“That’s why we instituted the Bishop Murphy Society in order to try and give some recognition to people who had very generous intentions as far as the Church was concerned.
“It was decided that the best way to recognise these donors was to institute a society which not only formally acknowledged bequestors but which organised various occasions on which such recognition could take place.”
Members of the Society receive a lapel badge and certificate as well as invitations to special events.
Mr Duggan admitted that when Archbishop Wilson suggested naming the society after Adelaide’s first bishop, he had no idea of how important Francis Murphy was in the history of the Catholic Church in SA.
“I confess that I knew little about Bishop Murphy, however, I soon realised what an excellent choice he was,” he said.
“It is said that the true measure of a person is how they perform under difficult and trying circumstances. In this respect Bishop Murphy is ‘Exhibit A’.”
Born and educated in Ireland, Fr Murphy was sent to minister to congregations in the northern part of England not long after his ordination in 1825. The parishioners were very poor, many of them in a desperate condition and he distinguished himself in caring for their needs.
In 1834 he set sail for Sydney and, after working there for some time, was appointed Bishop of Adelaide in 1844. He had only one priest to assist him and yet his work in building up the diocese is legendary.
“He came into an at times unfriendly non-Catholic atmosphere but the way the press responded to his death was quite extraordinary,” Mr Duggan said.
“There was even an obituary in the The Times of London which recorded that the Bishop ‘earned a popularity such as falls to the lot of few’.”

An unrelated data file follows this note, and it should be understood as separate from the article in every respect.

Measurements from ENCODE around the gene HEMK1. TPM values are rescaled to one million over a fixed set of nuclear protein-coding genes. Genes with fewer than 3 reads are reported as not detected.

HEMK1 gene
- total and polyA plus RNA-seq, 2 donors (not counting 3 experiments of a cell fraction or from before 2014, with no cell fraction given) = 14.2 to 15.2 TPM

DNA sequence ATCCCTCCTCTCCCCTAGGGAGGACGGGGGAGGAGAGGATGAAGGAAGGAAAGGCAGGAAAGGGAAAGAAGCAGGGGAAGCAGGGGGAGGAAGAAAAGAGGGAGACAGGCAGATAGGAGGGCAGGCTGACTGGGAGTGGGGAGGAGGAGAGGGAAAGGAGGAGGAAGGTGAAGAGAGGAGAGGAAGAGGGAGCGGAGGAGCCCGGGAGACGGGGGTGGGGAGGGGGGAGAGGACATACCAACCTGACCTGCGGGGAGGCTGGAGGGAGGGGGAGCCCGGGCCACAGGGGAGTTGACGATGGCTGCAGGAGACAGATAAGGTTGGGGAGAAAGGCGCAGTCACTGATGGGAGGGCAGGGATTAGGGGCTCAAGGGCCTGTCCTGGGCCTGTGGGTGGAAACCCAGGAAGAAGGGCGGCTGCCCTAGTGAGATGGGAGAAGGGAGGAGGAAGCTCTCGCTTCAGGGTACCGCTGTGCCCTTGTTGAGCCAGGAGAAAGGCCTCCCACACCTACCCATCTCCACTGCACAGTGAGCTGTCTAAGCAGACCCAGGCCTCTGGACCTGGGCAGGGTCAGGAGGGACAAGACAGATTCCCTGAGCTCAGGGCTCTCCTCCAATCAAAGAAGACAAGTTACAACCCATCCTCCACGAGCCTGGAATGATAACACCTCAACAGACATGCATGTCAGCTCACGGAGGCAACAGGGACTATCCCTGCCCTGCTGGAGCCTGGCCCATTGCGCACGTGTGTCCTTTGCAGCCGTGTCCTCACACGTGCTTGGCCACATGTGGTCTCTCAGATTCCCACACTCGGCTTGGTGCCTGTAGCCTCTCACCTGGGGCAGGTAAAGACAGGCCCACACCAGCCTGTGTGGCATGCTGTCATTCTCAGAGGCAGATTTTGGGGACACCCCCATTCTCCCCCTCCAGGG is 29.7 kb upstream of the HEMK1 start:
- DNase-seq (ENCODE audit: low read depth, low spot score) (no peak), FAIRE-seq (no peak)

Mr Duggan said naming the Bequest Society after Bishop Murphy was a “fitting way in which to remind us of his own generosity” as well as those wanting to contribute to the works of the Church after their death.
An ongoing challenge for the Society has been identifying new members and one way of doing this has been sharing stories through The Southern Cross of key benefactors of the Church and how their legacies have assisted the works in many and varied ways.
“We need to educate Catholics about the nature of bequests and explain that the Church has a broad range of recipients that they can give to,” he said.
Mr Duggan acknowledged that the past few years had been “quite difficult” for the Archdiocese as a result of Archbishop Wilson’s court case and the pandemic.
But this had given the committee time to develop a comprehensive Bequests Policy and explore new initiatives such as promotional material for the flourishing multi-cultural communities and linking with online giving mechanisms.
While talking more openly about bequests might be a relatively new concept for the Church, Mr Duggan recalled with a chuckle his old school’s blunt approach.
“At the end of each year, we’d get this glossy annual with all the sporting teams and academic achievements,” he said.
“Then you’d get to the last page and you would see the gates of the college and it had some caption like ‘as you go through the gates for the last time, in the course of your life, when you’re making your will, please remember Rostrevor’.”Jump to next article